City-state Essays

  • The 'City-States In Taming Of The Shrew'

    607 Words  | 3 Pages

    Shakespeare’s famous play Taming of the Shrew took place during the Italian Renaissance in the city of Padua. During this period of time, Italy was not one unified power as we see today. It was divided into many districts of Italy called city-states. The most influential being Florence, Venice, Milan, and Rome. These states function much like small nations, they had capital cities, their own currency, and wars between them were very common. Because governments weren 't for the all of the people,

  • Boston, Massachusetts: Fastest Cities In The United States

    1720 Words  | 7 Pages

    of the oldest cities in the United States and has a population of over 650,000 people. This city is popular for many reasons and over the past two hundred years has expanded at a very quick growth rate. Massachusetts grew at a growth rate of 0.72% from July 1, 2013 to July 1, 2014 (Miller, Joshua). This rapid growth rate made Massachusetts one of the quickest growing states in the New England region. Within Massachusetts, Boston has been a huge contribution of this growth. The states massive growth

  • Sparta Vs Athens Research Paper

    736 Words  | 3 Pages

    Sparta and Athens were two stunning examples of ancient civilizations. Yet the question that many people have tried to determine is which Greek city-state developed a better model of civilization? Sparta was the best example of an ancient Greek civilization. Sparta’s long history of having a powerful army, and intimidating war tactics helped build it build a strong foundation to grow upon. Yet most people overlook Sparta’s other robust features that lead to it being superior to Athens. These characteristics

  • The Negative Aspects Of Tyranny

    1015 Words  | 5 Pages

    thing for Greek states across the Mediterranean during the 6th, 5th, and 4th centuries BC. In the first instance, What tyranny is and how some of the Greek States were, in general, before tyranny will be explained. Additionally, examples of two tyrants from two different locations will be discussed. Finally, why and how tyranny came to be seen as a bad thing will be discussed. Tyranny A tyrant, in Ancient Greece, was a man who forcefully took control of and governed over a city state illegally. It

  • Describe The Relationship Between Hestia And Thebes

    805 Words  | 4 Pages

    The two city-states of Thebes and Athens have always been rivals. They share a border in the southeast part of Greece. Along the border of the rival cities are farms and homes of peaceful people. The people that lived there didn’t care if someone was from Thebes or Athens. They commenced with each other honestly and peacefully. The goddess Hestia thrived in this land. Hestia being the goddess of the hearth, home, family, and domesticity found great joy in being with people who value their family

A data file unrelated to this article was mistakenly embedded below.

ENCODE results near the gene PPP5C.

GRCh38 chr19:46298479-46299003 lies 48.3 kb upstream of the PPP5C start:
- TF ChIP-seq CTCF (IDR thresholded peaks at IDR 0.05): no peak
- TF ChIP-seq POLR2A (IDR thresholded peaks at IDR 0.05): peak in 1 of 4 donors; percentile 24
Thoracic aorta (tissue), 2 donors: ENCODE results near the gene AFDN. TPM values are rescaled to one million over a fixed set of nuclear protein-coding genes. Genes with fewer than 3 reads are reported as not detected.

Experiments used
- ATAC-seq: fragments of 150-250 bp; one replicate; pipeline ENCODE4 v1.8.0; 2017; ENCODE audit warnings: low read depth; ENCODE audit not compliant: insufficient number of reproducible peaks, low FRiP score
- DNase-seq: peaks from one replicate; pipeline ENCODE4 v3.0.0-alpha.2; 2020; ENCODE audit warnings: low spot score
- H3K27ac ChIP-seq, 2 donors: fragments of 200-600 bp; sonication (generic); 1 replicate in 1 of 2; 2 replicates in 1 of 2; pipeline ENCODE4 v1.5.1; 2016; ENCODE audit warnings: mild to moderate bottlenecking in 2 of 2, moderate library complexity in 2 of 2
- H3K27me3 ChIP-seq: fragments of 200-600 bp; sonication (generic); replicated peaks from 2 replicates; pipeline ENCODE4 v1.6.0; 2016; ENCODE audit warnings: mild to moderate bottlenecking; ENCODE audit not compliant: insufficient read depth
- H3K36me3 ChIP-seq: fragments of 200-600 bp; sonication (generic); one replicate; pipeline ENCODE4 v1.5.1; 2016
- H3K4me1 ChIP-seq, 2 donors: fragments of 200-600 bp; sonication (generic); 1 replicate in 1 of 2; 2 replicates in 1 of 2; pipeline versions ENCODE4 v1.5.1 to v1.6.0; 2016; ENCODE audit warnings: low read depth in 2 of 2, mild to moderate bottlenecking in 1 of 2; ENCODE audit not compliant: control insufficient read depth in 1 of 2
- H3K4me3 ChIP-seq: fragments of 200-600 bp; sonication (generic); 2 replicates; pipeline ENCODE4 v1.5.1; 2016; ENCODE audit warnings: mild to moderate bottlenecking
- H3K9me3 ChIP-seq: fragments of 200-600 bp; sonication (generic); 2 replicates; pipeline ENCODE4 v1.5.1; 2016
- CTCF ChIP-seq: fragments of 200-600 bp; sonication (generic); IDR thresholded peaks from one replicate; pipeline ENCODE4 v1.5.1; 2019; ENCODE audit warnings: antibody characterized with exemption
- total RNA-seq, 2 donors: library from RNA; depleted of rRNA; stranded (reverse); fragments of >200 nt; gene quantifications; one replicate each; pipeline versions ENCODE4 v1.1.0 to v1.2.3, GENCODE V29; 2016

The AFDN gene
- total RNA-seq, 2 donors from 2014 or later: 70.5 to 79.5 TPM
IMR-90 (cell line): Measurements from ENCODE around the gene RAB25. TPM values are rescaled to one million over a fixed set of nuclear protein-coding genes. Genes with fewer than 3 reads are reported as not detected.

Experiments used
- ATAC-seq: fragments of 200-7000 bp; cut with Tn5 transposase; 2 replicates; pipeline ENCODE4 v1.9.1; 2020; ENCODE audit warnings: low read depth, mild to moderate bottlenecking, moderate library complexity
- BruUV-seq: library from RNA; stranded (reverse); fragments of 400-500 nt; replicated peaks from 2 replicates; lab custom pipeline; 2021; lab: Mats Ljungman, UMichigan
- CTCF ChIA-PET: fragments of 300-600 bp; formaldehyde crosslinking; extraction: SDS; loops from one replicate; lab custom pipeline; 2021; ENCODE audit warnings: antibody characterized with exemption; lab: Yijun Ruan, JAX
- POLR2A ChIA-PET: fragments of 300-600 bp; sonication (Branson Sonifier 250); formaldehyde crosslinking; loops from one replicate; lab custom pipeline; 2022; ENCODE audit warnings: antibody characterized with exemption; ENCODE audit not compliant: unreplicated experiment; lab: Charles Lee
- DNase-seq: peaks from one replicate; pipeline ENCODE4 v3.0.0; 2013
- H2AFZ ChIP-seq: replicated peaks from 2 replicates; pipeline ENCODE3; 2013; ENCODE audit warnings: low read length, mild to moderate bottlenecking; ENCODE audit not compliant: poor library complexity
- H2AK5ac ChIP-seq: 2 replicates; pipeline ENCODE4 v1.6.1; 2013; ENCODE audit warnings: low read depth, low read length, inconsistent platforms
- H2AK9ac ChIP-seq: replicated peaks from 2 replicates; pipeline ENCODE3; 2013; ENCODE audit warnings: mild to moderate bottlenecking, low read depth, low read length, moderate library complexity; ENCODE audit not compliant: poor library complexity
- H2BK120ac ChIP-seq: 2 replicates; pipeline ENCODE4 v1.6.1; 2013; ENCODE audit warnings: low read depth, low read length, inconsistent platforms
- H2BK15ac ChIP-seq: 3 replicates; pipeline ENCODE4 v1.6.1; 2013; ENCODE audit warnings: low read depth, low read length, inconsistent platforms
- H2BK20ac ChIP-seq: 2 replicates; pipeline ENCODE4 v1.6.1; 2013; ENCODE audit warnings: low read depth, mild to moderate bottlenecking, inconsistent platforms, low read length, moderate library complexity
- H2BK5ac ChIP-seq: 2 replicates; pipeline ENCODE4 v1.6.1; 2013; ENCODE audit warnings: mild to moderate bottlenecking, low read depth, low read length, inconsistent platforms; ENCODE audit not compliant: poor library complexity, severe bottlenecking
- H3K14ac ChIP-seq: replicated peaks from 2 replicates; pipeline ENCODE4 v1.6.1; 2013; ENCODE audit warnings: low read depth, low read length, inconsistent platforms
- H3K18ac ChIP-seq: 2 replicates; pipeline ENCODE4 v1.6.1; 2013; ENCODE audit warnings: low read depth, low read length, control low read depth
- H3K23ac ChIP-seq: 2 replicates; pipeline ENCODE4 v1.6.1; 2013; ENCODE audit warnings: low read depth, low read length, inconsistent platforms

• Greek Culture Essay

    1182 Words  | 5 Pages

    widespread throught society and was first utilized at the city of Hierakonpolis. The ancient city of Xois was the center of the priesthood, but was later abandoned, but the priest and religious leaders re-established their centers of influence further to the east. Gradually, the population rose, and more settlements around the Nile river formed into urban towns. ___________________________

  • Gender Roles In Ancient Greece

    876 Words  | 4 Pages

    Greece really was many separate city-states, each city-state had their own, separate roles. Despite this potential disconnect between the roles, both genders relied on the other to succeed, and the city-states could not have done as well as they did without the roles. Two of the most powerful city-states were Athens and Sparta. They had lots of power, both physical power, as well as the fact that they were very influential in the Mediterranean region. Each of the city states had their own roles for each

  • Greek Women Vs Athenian Women Essay

    1033 Words  | 5 Pages

    Women have been both compared to a “briskly hog”(Semonides, 550 BCE) and a powerful being in the Greek city-states. The only difference is that it was in different city-states. In Athens women were viewed as useless, besides the fact they could produce the next generation. In Sparta women were viewed as helpful and powerful. The treatment of women in Athens was horrific, harsh, and awful, unlike the treatment of women in Sparta which was fair, and sometimes even favored. Women in Athens were useless

  • Ibn Battuta's Life In The Swahili Coast

    803 Words  | 4 Pages

    described by Battuta reveals the valuable goods that were surrounded by the Swahili city states. Even though the East Coast of Africa did not have easy access to meat such as beef and chicken, they had many tropical fruit such as bananas, lemons and citron. Since there was not really a lot of mainland because the Swahili people were next to the Indian Ocean, their diet also consisted

  • Cause And Causes Of Urban Decentralization

    1204 Words  | 5 Pages

    united stated for example, and during the last century, people tend to move outward the metropolitan areas toward the suburban locales. The decentralization and regional administration system of the United States encourage people to locate in the suburban cities. The population in the central city decreased from 7517 residents per square mile to 2716 in other hand the suburban population increases from 175 residents per square mile to 208 between 1950 and 2000 . (Wheeler, 2006) Many facts encourage